From sheltered to included: the emancipation of disabled workers from benevolent marginalization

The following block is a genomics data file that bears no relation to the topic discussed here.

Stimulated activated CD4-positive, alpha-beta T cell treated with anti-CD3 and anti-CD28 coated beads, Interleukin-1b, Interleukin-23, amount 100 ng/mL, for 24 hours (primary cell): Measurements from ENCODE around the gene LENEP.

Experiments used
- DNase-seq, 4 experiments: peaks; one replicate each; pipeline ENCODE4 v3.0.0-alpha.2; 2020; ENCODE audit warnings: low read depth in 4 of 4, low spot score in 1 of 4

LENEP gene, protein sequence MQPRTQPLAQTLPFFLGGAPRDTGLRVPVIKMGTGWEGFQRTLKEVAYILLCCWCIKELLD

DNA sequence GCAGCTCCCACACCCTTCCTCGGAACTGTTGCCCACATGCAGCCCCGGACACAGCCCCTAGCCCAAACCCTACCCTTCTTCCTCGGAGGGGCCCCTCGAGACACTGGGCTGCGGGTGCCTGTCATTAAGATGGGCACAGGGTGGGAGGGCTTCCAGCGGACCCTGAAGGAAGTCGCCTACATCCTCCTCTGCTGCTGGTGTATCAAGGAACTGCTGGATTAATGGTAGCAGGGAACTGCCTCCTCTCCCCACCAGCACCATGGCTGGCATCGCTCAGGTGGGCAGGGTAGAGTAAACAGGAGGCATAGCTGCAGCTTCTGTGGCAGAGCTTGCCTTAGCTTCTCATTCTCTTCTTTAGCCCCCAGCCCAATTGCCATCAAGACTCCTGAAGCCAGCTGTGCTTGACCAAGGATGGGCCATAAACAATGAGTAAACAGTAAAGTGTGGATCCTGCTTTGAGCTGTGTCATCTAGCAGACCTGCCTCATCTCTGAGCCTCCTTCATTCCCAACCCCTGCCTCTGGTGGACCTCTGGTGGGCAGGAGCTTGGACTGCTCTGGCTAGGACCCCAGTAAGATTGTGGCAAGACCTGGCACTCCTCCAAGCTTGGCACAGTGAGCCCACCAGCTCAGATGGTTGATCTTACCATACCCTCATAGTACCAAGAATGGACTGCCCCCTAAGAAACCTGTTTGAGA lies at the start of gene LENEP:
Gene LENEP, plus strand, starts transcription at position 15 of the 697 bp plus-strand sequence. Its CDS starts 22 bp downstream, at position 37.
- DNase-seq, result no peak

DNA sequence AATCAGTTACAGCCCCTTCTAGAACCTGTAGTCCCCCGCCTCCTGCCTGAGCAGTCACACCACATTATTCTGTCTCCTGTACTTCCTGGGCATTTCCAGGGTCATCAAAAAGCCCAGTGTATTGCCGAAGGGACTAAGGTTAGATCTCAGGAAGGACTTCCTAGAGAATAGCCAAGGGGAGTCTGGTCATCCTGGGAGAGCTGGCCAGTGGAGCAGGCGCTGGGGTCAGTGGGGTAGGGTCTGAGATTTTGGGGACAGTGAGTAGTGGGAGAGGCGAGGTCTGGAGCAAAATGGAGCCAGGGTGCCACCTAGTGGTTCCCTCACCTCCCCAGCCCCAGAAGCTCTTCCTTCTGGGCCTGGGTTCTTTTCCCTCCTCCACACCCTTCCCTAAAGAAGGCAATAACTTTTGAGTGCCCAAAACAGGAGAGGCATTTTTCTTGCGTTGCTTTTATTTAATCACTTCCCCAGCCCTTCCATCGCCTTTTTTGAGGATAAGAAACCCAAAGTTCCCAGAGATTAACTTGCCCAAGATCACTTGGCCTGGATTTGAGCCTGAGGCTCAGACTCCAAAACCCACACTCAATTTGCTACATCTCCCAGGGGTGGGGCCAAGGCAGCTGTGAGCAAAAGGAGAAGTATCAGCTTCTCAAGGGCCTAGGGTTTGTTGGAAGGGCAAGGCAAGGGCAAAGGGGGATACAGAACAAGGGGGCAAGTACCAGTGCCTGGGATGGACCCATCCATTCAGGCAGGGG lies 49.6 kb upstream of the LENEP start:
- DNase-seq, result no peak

While there have been several studies on overt forms of marginalization, few examine benevolent marginalization, where people may unquestioningly participate in their own paternalistic subjugation by following a prescribed identity. How might such individuals end up achieving emancipation from an infantilizing identity? To address this puzzle, we conducted a longitudinal study of a German sheltered workshop, an organization providing employment for disabled people. We observed that workers with disability initially maintained a regulating organizational identity based on paternalistic segregation. However, over time they constructed their own self-determining identity and co-produced a change in the workshop’s identity from “shelter” to “inclusion.” First, we show that in order to co-construct their preferred self-concept, benevolently marginalized individuals need to gain the support of those in power who change their role from a guardian to an ally. Second, while achieving liberation from overt marginalization is likely to involve confrontation with one’s oppressors, we suggest that achieving emancipation from benevolent marginalization is a collaborative process of mutual consciousness-raising and sensitization. Third, while changes of identity may occur after exposure to alternative discourses, often involving the contentious performances of external activists, we show how insider activists mobilize collective action for change within a protectionist organization.